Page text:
The Asheville Federal Building, once known as the Grove Arcade Building, is home to the Environmental Data Service, a division of the Environmental Science Services Administration, or ESSA, which is itself a division of the United States Department of Commerce. The Environmental Data Service, or EDS, provides answers to environmental questions submitted by individuals or groups. The EDS also issues publications dealing with climatology in an effort to reduce their work load by anticipating some of the questions that may be asked throughout the year. A staff of approximately 600 people uses several computers, data punch cards, microfilm and magnetic tape, and millions of sheets of typed, printed, and handwritten information to answer submitted questions. The sheets of handwritten information alone are filed on ten miles of shelving.
Source:
The State (NoCar F 251 S77), Vol. 37 Issue 6, Aug 1969, p8-9, 22, il
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Record #:
10717
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Abstract:
The Chattahooga River, which runs through western portion of our state, is apt to become much more familiar to North Carolinians through its projected inclusion by Congress in a system of National Wild and Scenic Rivers. The system will be modeled on the current network of national parks and national historic monuments with which many North Carolinians are familiar. Governors of the four states through which the river runs have given their public support for the river's inclusion, as have representatives from many outdoorsmen's organizations.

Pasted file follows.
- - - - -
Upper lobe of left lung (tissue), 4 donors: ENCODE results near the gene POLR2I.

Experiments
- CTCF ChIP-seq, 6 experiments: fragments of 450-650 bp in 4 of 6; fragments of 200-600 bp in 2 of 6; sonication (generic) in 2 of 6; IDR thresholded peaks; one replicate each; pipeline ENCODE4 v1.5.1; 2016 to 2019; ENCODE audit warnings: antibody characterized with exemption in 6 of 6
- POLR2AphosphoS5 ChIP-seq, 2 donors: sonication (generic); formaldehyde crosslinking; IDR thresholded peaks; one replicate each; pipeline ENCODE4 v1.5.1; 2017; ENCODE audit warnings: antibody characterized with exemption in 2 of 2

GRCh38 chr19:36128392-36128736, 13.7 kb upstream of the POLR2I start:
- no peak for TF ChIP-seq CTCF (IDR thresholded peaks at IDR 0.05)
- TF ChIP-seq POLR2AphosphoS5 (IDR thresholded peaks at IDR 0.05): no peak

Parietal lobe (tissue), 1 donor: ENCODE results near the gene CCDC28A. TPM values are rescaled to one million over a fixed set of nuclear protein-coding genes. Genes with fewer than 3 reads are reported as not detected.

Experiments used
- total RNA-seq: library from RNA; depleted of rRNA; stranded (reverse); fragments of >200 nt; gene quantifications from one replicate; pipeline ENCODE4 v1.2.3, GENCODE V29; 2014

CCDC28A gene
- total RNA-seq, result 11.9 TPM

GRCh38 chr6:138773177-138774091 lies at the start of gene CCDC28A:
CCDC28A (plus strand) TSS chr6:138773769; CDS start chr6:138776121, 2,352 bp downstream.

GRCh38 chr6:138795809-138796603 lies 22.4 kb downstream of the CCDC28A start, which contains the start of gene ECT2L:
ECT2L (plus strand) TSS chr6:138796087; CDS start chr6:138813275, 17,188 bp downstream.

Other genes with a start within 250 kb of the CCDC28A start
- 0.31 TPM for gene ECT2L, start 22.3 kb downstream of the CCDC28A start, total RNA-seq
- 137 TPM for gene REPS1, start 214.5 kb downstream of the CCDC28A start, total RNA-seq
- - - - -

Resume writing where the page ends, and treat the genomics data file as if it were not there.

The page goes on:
Source:
The State (NoCar F 251 S77), Vol. 37 Issue 15, Jan 1970, p8-9, il
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Record #:
10726
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Western North Carolinians, listening to the fury of public argument over the My Lai massacre in Vietnam, hear distinct echoes of a similar, equally heated controversy that swirled up from the recesses of mountainous Madison County in 1863. In Madison County's Shelton Laurel 13 civilians, kneeling alongside Shelton Laurel creek, were shot by a Confederate firing squad commanded by Lt. Col. James A. Keith for suspicion of burglary and pillaging a Confederate depot at Marshall, the county seat.
Source:
The State (NoCar F 251 S77), Vol. 37 Issue 17, Feb 1970, p9-10, il
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Record #:
10737